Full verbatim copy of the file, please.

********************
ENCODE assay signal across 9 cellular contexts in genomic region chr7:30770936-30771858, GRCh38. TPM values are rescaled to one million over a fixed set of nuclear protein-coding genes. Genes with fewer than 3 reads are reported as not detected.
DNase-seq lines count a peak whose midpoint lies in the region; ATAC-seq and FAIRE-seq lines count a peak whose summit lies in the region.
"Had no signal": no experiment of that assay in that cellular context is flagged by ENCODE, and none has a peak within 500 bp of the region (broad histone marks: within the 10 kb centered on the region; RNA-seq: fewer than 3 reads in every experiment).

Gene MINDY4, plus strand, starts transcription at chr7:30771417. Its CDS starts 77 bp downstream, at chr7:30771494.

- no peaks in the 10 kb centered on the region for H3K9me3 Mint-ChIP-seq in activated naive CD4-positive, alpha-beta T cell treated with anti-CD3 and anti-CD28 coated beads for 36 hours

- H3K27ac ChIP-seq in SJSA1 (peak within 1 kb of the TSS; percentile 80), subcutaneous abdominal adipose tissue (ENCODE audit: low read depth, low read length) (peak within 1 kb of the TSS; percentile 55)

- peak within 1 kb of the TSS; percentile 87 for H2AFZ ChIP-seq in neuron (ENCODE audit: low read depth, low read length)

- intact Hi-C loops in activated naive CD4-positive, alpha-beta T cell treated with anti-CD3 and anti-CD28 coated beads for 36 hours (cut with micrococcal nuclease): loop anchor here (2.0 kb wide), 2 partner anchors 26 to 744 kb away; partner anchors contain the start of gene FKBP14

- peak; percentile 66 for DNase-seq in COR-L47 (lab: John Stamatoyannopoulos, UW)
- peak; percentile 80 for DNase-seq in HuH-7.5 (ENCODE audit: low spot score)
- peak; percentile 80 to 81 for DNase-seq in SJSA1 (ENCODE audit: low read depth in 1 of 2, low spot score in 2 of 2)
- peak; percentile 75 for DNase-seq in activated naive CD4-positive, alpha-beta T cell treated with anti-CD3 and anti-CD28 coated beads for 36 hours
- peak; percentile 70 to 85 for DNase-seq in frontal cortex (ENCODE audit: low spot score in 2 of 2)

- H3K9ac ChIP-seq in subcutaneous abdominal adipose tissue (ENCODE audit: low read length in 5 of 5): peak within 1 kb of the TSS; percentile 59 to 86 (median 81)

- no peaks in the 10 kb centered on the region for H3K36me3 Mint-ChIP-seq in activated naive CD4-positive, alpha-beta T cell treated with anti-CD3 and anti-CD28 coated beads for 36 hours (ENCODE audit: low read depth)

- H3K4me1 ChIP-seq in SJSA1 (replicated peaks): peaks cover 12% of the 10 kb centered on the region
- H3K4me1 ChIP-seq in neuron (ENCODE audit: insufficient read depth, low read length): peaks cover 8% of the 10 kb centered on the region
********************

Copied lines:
ENCODE assay signal across 9 cellular contexts in genomic region chr7:30770936-30771858, GRCh38. TPM values are rescaled to one million over a fixed set of nuclear protein-coding genes. Genes with fewer than 3 reads are reported as not detected.
DNase-seq lines count a peak whose midpoint lies in the region; ATAC-seq and FAIRE-seq lines count a peak whose summit lies in the region.
"Had no signal": no experiment of that assay in that cellular context is flagged by ENCODE, and none has a peak within 500 bp of the region (broad histone marks: within the 10 kb centered on the region; RNA-seq: fewer than 3 reads in every experiment).

Gene MINDY4, plus strand, starts transcription at chr7:30771417. Its CDS starts 77 bp downstream, at chr7:30771494.

- no peaks in the 10 kb centered on the region for H3K9me3 Mint-ChIP-seq in activated naive CD4-positive, alpha-beta T cell treated with anti-CD3 and anti-CD28 coated beads for 36 hours

- H3K27ac ChIP-seq in SJSA1 (peak within 1 kb of the TSS; percentile 80), subcutaneous abdominal adipose tissue (ENCODE audit: low read depth, low read length) (peak within 1 kb of the TSS; percentile 55)

- peak within 1 kb of the TSS; percentile 87 for H2AFZ ChIP-seq in neuron (ENCODE audit: low read depth, low read length)

- intact Hi-C loops in activated naive CD4-positive, alpha-beta T cell treated with anti-CD3 and anti-CD28 coated beads for 36 hours (cut with micrococcal nuclease): loop anchor here (2.0 kb wide), 2 partner anchors 26 to 744 kb away; partner anchors contain the start of gene FKBP14

- peak; percentile 66 for DNase-seq in COR-L47 (lab: John Stamatoyannopoulos, UW)
- peak; percentile 80 for DNase-seq in HuH-7.5 (ENCODE audit: low spot score)
- peak; percentile 80 to 81 for DNase-seq in SJSA1 (ENCODE audit: low read depth in 1 of 2, low spot score in 2 of 2)
- peak; percentile 75 for DNase-seq in activated naive CD4-positive, alpha-beta T cell treated with anti-CD3 and anti-CD28 coated beads for 36 hours
- peak; percentile 70 to 85 for DNase-seq in frontal cortex (ENCODE audit: low spot score in 2 of 2)

- H3K9ac ChIP-seq in subcutaneous abdominal adipose tissue (ENCODE audit: low read length in 5 of 5): peak within 1 kb of the TSS; percentile 59 to 86 (median 81)

- no peaks in the 10 kb centered on the region for H3K36me3 Mint-ChIP-seq in activated naive CD4-positive, alpha-beta T cell treated with anti-CD3 and anti-CD28 coated beads for 36 hours (ENCODE audit: low read depth)

- H3K4me1 ChIP-seq in SJSA1 (replicated peaks): peaks cover 12% of the 10 kb centered on the region
- H3K4me1 ChIP-seq in neuron (ENCODE audit: insufficient read depth, low read length): peaks cover 8% of the 10 kb centered on the region